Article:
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The problem with prison labor


Art by Geena San Diego

Last year, the average daily inmate population in LA County was about 13,000 people. Although this is considerably improved compared to 2019’s average of 17,000, it's still a lot. A big question for the people in charge of these jails is: What to do with the prisoners while they serve their time? After sleeping and breakfast, lunch, and dinner, what do they do? The answer to this question is labor.

What kind of labor?

Prisoners’ work ranges from keeping the prison facilities clean and fighting wildfires to working for private companies. And yes, while technically they are paid, it’s a horrific 8-37 cents an hour, even while the minimum wage in California is $15.50 per hour.


Why does this matter?

Of course, these are criminals. So, many people have resigned to the statement that they deserve it, and sure, maybe they do. However, these are also people, most of whom don't have a lifetime sentence, and most of them have not murdered anyone or hurt anyone. Because of redlining (something that a loan or insurance company does where they highlight specific areas where they decide the people living wouldn’t be able to repay a loan), most people in prisons are people of color, who may have turned to crime because of institutional racism.


In addition to that, despite redlining, the fact that prisoners get very little pay makes it a lot more difficult for these people to get back on their feet when they get out, feeding them into the cycle of being stuck in poor places and houses and turning to crime and then ending up back in prison and again being paid poor wages.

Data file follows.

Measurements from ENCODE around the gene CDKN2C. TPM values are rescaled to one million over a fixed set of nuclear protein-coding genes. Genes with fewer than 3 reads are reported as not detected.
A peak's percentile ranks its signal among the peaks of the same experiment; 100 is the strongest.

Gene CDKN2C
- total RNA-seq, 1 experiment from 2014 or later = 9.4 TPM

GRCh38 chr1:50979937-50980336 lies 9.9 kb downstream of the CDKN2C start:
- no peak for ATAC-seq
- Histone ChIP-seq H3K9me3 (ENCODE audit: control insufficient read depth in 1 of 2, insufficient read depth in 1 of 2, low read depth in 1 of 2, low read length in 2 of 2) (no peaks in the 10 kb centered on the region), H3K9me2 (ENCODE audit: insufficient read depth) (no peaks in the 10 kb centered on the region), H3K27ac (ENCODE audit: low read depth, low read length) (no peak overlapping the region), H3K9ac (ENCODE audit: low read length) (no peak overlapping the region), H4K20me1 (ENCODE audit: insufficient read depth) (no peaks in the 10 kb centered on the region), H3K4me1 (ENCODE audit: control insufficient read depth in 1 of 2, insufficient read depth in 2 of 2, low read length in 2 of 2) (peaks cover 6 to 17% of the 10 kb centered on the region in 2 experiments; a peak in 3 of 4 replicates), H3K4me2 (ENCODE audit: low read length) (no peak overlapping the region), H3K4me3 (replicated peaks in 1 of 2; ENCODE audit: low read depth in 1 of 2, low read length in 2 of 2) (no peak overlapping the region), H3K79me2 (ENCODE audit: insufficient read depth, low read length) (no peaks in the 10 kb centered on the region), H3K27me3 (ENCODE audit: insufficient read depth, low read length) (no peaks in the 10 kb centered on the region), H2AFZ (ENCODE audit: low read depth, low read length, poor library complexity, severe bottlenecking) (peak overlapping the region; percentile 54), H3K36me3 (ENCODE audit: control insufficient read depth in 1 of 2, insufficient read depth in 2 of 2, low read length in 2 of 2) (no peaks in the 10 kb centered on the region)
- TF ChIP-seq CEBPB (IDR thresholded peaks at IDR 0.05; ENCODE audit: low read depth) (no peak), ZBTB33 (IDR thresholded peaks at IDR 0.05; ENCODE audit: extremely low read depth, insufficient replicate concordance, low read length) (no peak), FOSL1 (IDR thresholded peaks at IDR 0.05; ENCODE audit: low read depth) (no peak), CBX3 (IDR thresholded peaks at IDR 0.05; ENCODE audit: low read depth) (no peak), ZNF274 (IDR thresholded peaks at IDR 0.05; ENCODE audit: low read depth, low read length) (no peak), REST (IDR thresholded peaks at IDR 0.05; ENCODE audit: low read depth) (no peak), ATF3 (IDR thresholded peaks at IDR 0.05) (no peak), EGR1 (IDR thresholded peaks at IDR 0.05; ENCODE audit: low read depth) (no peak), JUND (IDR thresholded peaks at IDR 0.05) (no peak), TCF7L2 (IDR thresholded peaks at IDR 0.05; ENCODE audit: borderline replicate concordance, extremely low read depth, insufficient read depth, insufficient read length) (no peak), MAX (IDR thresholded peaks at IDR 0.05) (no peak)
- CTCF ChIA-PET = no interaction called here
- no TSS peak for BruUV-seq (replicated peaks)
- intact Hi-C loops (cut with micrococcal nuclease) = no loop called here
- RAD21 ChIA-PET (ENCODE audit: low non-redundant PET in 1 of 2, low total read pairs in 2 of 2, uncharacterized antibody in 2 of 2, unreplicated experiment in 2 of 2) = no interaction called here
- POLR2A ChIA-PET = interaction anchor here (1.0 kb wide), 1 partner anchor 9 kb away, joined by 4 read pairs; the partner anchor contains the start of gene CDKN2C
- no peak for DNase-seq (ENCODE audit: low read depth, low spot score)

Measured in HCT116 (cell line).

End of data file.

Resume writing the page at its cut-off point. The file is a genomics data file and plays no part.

Why is this a thing in the first place? Why aren't prisoners just paid at least minimum wage?

Using prisoners for labor means companies can create their products while spending practically nothing on their workers. Hiring people who are not incarcerated would mean companies would be obligated to pay them at least minimum wage.


This also deprives many people of jobs, increasing poverty in the country. It makes it harder for more people to get by and makes them more susceptible to turn to crime, which puts more people in prisons doing work for companies who should be hiring them beforehand.


What can you do to help?

Stop buying from companies that use prison labor, and say something about it. Vote to either stop prison labor and give prisoners something else to do or raise wages for prisoners working. Even if you vote to raise wages for prisoners, this will provide companies with a harder choice between using prisoners or other non-incarcerated people for labor. Or, if they continue to use prisoners, then these people will have an easier time when they get out of jail, and that will hopefully help to break the cycle.


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